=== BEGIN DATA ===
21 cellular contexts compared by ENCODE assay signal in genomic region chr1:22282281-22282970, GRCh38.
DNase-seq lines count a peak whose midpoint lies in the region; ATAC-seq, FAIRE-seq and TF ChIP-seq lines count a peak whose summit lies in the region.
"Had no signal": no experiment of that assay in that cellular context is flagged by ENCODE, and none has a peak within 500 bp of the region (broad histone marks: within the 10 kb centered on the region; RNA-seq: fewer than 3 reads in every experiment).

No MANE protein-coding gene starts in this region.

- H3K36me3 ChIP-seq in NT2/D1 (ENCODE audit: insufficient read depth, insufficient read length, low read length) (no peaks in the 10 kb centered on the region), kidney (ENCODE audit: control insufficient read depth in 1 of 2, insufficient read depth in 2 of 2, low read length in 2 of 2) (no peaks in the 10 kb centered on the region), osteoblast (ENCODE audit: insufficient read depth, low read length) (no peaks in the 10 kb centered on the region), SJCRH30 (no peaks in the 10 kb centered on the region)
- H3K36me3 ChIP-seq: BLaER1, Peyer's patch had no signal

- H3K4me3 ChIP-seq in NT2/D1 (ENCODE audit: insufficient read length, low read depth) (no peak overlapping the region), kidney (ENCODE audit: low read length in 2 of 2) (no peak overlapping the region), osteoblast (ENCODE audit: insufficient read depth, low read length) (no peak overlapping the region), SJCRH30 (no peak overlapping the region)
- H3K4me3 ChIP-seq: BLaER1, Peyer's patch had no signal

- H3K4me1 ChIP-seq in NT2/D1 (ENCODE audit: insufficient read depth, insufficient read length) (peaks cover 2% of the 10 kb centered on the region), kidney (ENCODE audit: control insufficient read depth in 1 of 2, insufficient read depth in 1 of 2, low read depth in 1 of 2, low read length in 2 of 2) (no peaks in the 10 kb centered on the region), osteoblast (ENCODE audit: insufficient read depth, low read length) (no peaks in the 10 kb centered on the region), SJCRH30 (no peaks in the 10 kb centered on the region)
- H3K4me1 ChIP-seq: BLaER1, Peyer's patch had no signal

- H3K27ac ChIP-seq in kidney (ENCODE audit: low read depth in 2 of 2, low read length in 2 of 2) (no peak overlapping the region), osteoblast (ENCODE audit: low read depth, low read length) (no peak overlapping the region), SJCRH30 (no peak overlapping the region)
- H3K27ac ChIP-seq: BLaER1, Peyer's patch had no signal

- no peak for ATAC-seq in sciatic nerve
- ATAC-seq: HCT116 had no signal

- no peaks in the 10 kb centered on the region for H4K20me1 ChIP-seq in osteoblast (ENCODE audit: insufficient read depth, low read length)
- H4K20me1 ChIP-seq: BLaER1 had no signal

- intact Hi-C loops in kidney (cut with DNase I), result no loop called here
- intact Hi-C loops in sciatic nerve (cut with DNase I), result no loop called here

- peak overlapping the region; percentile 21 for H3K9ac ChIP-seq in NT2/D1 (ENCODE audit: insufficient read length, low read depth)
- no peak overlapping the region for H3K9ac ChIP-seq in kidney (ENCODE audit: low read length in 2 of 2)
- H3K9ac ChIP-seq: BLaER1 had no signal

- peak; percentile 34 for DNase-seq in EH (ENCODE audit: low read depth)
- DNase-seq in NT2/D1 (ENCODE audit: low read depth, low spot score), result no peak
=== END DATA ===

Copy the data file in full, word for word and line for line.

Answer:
21 cellular contexts compared by ENCODE assay signal in genomic region chr1:22282281-22282970, GRCh38.
DNase-seq lines count a peak whose midpoint lies in the region; ATAC-seq, FAIRE-seq and TF ChIP-seq lines count a peak whose summit lies in the region.
"Had no signal": no experiment of that assay in that cellular context is flagged by ENCODE, and none has a peak within 500 bp of the region (broad histone marks: within the 10 kb centered on the region; RNA-seq: fewer than 3 reads in every experiment).

No MANE protein-coding gene starts in this region.

- H3K36me3 ChIP-seq in NT2/D1 (ENCODE audit: insufficient read depth, insufficient read length, low read length) (no peaks in the 10 kb centered on the region), kidney (ENCODE audit: control insufficient read depth in 1 of 2, insufficient read depth in 2 of 2, low read length in 2 of 2) (no peaks in the 10 kb centered on the region), osteoblast (ENCODE audit: insufficient read depth, low read length) (no peaks in the 10 kb centered on the region), SJCRH30 (no peaks in the 10 kb centered on the region)
- H3K36me3 ChIP-seq: BLaER1, Peyer's patch had no signal

- H3K4me3 ChIP-seq in NT2/D1 (ENCODE audit: insufficient read length, low read depth) (no peak overlapping the region), kidney (ENCODE audit: low read length in 2 of 2) (no peak overlapping the region), osteoblast (ENCODE audit: insufficient read depth, low read length) (no peak overlapping the region), SJCRH30 (no peak overlapping the region)
- H3K4me3 ChIP-seq: BLaER1, Peyer's patch had no signal

- H3K4me1 ChIP-seq in NT2/D1 (ENCODE audit: insufficient read depth, insufficient read length) (peaks cover 2% of the 10 kb centered on the region), kidney (ENCODE audit: control insufficient read depth in 1 of 2, insufficient read depth in 1 of 2, low read depth in 1 of 2, low read length in 2 of 2) (no peaks in the 10 kb centered on the region), osteoblast (ENCODE audit: insufficient read depth, low read length) (no peaks in the 10 kb centered on the region), SJCRH30 (no peaks in the 10 kb centered on the region)
- H3K4me1 ChIP-seq: BLaER1, Peyer's patch had no signal

- H3K27ac ChIP-seq in kidney (ENCODE audit: low read depth in 2 of 2, low read length in 2 of 2) (no peak overlapping the region), osteoblast (ENCODE audit: low read depth, low read length) (no peak overlapping the region), SJCRH30 (no peak overlapping the region)
- H3K27ac ChIP-seq: BLaER1, Peyer's patch had no signal

- no peak for ATAC-seq in sciatic nerve
- ATAC-seq: HCT116 had no signal

- no peaks in the 10 kb centered on the region for H4K20me1 ChIP-seq in osteoblast (ENCODE audit: insufficient read depth, low read length)
- H4K20me1 ChIP-seq: BLaER1 had no signal

- intact Hi-C loops in kidney (cut with DNase I), result no loop called here
- intact Hi-C loops in sciatic nerve (cut with DNase I), result no loop called here

- peak overlapping the region; percentile 21 for H3K9ac ChIP-seq in NT2/D1 (ENCODE audit: insufficient read length, low read depth)
- no peak overlapping the region for H3K9ac ChIP-seq in kidney (ENCODE audit: low read length in 2 of 2)
- H3K9ac ChIP-seq: BLaER1 had no signal

- peak; percentile 34 for DNase-seq in EH (ENCODE audit: low read depth)
- DNase-seq in NT2/D1 (ENCODE audit: low read depth, low spot score), result no peak